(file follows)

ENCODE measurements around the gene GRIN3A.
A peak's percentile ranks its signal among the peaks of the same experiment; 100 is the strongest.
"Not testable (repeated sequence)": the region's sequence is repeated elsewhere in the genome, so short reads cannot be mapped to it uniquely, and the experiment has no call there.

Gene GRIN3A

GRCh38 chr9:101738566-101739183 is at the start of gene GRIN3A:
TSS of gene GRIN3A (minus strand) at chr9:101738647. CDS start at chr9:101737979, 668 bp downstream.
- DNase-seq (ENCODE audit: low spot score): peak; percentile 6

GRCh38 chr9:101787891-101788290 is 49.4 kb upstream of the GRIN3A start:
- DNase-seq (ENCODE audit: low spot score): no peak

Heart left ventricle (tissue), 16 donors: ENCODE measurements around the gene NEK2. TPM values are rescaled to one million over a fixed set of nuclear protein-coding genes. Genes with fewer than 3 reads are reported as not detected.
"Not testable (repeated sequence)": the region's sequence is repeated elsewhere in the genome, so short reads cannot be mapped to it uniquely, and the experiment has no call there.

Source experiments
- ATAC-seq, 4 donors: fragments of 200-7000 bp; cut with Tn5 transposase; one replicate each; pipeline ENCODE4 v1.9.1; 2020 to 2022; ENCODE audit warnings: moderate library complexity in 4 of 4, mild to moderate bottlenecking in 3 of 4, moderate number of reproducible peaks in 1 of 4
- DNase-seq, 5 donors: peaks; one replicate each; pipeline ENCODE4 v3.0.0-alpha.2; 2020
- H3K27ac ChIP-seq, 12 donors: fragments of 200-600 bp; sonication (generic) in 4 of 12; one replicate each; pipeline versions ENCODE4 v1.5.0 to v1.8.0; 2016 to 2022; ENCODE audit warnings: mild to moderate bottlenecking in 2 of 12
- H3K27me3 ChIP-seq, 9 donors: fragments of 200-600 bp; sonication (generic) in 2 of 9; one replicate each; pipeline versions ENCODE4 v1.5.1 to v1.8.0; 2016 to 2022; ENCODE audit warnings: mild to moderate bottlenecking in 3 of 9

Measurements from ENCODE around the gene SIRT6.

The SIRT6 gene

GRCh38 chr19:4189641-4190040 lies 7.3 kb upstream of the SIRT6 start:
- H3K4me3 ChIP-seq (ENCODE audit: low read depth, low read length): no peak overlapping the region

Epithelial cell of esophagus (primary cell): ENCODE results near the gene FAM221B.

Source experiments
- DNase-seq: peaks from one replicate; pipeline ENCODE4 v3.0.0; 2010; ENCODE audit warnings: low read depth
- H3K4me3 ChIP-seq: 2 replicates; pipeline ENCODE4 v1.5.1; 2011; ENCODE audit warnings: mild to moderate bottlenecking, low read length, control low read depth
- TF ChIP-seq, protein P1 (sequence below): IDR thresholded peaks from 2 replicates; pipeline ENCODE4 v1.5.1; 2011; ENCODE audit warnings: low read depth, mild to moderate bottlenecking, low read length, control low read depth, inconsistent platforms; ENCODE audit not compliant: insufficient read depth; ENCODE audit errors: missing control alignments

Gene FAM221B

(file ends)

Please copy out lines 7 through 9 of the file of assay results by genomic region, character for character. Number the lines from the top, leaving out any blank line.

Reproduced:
- DNase-seq (ENCODE audit: low spot score): peak; percentile 6

GRCh38 chr9:101787891-101788290 is 49.4 kb upstream of the GRIN3A start:
- DNase-seq (ENCODE audit: low spot score): no peak